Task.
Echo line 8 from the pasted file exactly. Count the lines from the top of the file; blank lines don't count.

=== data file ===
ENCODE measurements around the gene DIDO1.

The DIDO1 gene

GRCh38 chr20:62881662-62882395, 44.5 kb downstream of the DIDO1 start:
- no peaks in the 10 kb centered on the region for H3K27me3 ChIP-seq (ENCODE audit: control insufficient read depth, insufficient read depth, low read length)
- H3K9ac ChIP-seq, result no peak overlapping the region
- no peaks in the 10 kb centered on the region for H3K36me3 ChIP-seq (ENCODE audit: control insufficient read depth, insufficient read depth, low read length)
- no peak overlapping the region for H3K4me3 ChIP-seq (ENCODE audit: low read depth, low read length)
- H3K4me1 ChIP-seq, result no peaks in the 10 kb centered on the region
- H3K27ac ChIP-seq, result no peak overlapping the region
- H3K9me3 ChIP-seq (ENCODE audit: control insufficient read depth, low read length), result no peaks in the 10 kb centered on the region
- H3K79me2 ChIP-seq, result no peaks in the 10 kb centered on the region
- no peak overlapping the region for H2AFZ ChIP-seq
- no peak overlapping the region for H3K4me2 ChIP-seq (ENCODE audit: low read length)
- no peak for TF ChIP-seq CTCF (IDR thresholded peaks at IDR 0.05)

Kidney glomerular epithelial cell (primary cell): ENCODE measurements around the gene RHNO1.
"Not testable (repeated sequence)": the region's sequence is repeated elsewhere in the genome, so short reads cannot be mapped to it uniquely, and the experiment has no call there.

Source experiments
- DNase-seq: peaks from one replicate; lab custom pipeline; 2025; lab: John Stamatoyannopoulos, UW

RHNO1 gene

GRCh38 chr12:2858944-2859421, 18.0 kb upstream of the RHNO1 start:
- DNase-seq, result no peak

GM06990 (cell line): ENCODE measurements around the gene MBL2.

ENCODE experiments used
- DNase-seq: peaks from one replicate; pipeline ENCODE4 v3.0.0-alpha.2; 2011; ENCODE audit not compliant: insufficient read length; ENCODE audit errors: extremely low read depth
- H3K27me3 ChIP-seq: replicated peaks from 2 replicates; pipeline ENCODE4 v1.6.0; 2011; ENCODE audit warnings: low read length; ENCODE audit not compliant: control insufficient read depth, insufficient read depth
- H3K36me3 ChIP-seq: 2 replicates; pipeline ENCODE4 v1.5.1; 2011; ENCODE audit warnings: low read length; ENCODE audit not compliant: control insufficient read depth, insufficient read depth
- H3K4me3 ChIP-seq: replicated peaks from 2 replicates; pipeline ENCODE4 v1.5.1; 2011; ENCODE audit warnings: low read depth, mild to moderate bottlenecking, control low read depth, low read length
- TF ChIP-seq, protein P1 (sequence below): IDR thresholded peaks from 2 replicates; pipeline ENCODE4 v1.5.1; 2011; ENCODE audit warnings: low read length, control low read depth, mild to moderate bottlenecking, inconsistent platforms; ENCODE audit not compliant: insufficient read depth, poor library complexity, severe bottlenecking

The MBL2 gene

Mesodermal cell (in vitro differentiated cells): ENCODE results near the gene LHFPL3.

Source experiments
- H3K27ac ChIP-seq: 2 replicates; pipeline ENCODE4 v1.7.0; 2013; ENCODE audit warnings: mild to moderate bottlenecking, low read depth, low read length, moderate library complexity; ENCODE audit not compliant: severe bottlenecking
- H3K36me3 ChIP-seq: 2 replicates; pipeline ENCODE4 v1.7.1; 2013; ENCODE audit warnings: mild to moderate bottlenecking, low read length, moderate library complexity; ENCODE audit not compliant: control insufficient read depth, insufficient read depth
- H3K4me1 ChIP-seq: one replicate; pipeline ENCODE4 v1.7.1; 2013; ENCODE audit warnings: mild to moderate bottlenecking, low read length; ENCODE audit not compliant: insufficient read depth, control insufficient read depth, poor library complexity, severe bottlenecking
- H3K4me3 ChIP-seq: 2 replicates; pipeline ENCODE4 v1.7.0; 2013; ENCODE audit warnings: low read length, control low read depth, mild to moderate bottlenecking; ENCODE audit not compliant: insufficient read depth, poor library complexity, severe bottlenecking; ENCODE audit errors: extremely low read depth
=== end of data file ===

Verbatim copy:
- H3K4me1 ChIP-seq, result no peaks in the 10 kb centered on the region